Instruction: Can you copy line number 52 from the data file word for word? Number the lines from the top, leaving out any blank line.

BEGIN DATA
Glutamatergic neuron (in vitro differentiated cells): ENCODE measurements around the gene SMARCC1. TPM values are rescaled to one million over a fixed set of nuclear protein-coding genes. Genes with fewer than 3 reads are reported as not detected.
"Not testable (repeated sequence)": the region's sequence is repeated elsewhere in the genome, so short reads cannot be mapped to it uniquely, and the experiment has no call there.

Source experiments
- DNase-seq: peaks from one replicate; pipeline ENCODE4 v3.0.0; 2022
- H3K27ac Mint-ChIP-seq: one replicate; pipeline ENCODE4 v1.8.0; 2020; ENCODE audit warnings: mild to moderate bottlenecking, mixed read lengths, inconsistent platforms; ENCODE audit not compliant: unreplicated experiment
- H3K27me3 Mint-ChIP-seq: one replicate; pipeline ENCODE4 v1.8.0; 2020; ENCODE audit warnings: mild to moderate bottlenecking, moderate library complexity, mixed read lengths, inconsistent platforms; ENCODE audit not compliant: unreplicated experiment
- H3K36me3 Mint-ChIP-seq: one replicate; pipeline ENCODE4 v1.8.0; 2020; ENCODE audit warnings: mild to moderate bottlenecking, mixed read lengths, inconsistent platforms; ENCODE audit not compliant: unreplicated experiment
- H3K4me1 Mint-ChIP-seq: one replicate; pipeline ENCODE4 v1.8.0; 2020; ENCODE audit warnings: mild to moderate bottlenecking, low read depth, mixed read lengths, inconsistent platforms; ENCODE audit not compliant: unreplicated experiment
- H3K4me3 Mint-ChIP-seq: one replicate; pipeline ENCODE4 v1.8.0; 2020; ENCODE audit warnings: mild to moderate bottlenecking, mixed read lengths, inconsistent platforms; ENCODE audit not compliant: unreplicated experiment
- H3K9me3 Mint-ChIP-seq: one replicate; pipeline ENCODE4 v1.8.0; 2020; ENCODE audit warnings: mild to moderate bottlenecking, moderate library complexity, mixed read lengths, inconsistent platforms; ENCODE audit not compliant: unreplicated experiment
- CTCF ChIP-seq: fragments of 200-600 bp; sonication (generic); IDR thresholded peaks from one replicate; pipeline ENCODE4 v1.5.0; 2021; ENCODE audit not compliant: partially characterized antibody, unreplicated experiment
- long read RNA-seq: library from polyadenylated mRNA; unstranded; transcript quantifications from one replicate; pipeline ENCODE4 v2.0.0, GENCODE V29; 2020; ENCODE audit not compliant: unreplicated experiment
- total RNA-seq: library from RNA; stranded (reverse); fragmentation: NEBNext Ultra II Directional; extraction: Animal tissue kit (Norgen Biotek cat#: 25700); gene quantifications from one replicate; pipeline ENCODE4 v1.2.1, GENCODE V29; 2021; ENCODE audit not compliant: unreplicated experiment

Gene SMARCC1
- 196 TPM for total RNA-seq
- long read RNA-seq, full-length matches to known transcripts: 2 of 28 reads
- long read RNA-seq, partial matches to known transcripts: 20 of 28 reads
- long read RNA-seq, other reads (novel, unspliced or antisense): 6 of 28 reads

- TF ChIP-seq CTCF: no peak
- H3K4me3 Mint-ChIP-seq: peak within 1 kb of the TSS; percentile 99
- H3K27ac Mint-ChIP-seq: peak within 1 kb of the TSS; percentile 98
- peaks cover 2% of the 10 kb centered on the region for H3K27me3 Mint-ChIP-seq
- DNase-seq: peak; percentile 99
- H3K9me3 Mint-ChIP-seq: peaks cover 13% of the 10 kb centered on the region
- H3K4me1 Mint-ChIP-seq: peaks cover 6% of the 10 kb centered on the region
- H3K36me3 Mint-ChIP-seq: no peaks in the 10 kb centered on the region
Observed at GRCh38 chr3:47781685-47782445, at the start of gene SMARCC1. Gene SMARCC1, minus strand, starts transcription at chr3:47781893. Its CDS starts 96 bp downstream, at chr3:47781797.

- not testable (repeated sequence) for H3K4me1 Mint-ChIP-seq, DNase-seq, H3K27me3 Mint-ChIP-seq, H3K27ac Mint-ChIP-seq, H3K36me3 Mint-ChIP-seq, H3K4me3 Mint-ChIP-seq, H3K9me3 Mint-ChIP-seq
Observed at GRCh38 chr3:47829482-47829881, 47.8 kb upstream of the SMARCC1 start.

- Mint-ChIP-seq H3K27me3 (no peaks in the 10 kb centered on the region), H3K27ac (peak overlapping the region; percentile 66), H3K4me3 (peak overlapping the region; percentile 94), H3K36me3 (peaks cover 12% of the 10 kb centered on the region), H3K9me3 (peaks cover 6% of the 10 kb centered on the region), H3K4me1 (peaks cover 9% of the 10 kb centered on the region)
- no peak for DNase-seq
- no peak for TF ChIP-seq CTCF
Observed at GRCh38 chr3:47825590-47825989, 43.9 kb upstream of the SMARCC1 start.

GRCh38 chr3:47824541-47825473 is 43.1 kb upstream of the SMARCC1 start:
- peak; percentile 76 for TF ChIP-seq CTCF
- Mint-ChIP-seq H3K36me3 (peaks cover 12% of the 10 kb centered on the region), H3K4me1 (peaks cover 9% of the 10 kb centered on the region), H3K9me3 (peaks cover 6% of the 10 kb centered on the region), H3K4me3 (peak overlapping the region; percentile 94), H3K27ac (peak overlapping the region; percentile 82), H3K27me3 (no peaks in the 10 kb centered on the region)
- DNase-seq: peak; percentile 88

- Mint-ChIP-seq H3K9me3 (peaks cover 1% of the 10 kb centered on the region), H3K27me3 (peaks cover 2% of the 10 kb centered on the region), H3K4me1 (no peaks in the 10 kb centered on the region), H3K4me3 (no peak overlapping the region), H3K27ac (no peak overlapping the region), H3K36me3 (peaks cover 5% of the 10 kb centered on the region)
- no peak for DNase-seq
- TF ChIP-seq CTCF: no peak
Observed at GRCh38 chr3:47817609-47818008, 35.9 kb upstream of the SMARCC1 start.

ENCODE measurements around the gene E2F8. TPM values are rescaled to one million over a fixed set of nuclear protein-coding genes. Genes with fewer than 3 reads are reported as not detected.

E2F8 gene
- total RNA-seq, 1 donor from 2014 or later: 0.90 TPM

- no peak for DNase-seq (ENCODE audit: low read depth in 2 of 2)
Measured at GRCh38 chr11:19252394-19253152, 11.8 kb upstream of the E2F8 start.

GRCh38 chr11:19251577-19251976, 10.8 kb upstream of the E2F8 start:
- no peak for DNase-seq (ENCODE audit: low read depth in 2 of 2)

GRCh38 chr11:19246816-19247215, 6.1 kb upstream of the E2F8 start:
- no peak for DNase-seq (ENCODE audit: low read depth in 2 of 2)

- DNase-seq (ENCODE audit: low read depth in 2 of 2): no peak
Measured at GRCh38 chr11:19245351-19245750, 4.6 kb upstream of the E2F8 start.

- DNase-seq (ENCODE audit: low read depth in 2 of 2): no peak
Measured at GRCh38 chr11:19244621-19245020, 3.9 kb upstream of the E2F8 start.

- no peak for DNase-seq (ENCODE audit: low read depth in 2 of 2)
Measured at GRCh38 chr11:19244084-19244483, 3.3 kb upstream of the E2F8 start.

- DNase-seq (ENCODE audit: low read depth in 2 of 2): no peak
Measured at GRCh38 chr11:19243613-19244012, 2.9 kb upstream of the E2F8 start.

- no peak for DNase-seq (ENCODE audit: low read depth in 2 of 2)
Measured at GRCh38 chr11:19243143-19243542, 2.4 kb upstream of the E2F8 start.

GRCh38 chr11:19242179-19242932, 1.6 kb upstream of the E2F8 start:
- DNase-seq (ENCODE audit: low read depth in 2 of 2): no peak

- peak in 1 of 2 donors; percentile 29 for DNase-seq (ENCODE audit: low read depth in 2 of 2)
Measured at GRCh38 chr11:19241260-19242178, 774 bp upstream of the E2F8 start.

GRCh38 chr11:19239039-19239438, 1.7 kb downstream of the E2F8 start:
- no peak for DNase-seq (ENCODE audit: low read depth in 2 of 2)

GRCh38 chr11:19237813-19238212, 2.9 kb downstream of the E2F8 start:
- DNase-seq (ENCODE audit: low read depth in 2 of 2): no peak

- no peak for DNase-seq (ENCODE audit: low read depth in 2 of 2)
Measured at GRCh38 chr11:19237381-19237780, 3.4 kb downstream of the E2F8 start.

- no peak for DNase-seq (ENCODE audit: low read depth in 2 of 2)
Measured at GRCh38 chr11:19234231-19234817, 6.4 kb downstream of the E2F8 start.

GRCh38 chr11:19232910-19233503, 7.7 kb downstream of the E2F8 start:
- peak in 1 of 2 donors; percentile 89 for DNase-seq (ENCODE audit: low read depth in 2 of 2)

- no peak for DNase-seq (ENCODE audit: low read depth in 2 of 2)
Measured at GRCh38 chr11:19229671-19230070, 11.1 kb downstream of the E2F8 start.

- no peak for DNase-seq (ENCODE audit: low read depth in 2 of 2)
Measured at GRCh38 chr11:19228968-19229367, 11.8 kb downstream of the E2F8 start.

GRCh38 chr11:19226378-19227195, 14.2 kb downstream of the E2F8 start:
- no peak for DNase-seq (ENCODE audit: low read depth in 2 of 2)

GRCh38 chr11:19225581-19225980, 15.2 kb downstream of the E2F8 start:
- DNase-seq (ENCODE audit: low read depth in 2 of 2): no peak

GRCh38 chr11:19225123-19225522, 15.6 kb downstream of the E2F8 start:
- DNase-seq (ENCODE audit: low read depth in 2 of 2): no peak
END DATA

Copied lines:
Measured at GRCh38 chr11:19245351-19245750, 4.6 kb upstream of the E2F8 start.